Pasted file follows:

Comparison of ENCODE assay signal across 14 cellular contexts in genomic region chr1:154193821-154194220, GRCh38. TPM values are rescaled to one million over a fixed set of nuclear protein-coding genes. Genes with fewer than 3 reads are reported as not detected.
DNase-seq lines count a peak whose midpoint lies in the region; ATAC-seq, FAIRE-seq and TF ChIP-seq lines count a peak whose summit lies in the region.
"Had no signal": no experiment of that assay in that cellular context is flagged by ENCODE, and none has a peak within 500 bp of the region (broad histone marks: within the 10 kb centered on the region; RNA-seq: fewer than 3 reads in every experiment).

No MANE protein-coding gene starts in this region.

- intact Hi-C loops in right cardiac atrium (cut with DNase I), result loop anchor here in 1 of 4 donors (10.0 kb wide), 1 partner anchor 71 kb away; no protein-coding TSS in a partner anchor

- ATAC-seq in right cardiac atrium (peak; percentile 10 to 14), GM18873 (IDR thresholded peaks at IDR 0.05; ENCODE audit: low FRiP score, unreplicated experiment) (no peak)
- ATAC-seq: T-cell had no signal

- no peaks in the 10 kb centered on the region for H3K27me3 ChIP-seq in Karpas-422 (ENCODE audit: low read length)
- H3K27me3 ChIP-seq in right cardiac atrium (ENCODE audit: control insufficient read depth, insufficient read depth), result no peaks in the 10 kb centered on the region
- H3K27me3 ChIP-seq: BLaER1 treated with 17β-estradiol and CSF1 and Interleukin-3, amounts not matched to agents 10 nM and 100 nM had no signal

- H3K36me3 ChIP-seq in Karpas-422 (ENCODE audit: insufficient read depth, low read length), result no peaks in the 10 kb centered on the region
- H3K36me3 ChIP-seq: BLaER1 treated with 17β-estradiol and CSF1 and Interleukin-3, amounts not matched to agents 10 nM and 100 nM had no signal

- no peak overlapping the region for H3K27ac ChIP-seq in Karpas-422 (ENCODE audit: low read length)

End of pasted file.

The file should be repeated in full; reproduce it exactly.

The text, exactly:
Comparison of ENCODE assay signal across 14 cellular contexts in genomic region chr1:154193821-154194220, GRCh38. TPM values are rescaled to one million over a fixed set of nuclear protein-coding genes. Genes with fewer than 3 reads are reported as not detected.
DNase-seq lines count a peak whose midpoint lies in the region; ATAC-seq, FAIRE-seq and TF ChIP-seq lines count a peak whose summit lies in the region.
"Had no signal": no experiment of that assay in that cellular context is flagged by ENCODE, and none has a peak within 500 bp of the region (broad histone marks: within the 10 kb centered on the region; RNA-seq: fewer than 3 reads in every experiment).

No MANE protein-coding gene starts in this region.

- intact Hi-C loops in right cardiac atrium (cut with DNase I), result loop anchor here in 1 of 4 donors (10.0 kb wide), 1 partner anchor 71 kb away; no protein-coding TSS in a partner anchor

- ATAC-seq in right cardiac atrium (peak; percentile 10 to 14), GM18873 (IDR thresholded peaks at IDR 0.05; ENCODE audit: low FRiP score, unreplicated experiment) (no peak)
- ATAC-seq: T-cell had no signal

- no peaks in the 10 kb centered on the region for H3K27me3 ChIP-seq in Karpas-422 (ENCODE audit: low read length)
- H3K27me3 ChIP-seq in right cardiac atrium (ENCODE audit: control insufficient read depth, insufficient read depth), result no peaks in the 10 kb centered on the region
- H3K27me3 ChIP-seq: BLaER1 treated with 17β-estradiol and CSF1 and Interleukin-3, amounts not matched to agents 10 nM and 100 nM had no signal

- H3K36me3 ChIP-seq in Karpas-422 (ENCODE audit: insufficient read depth, low read length), result no peaks in the 10 kb centered on the region
- H3K36me3 ChIP-seq: BLaER1 treated with 17β-estradiol and CSF1 and Interleukin-3, amounts not matched to agents 10 nM and 100 nM had no signal

- no peak overlapping the region for H3K27ac ChIP-seq in Karpas-422 (ENCODE audit: low read length)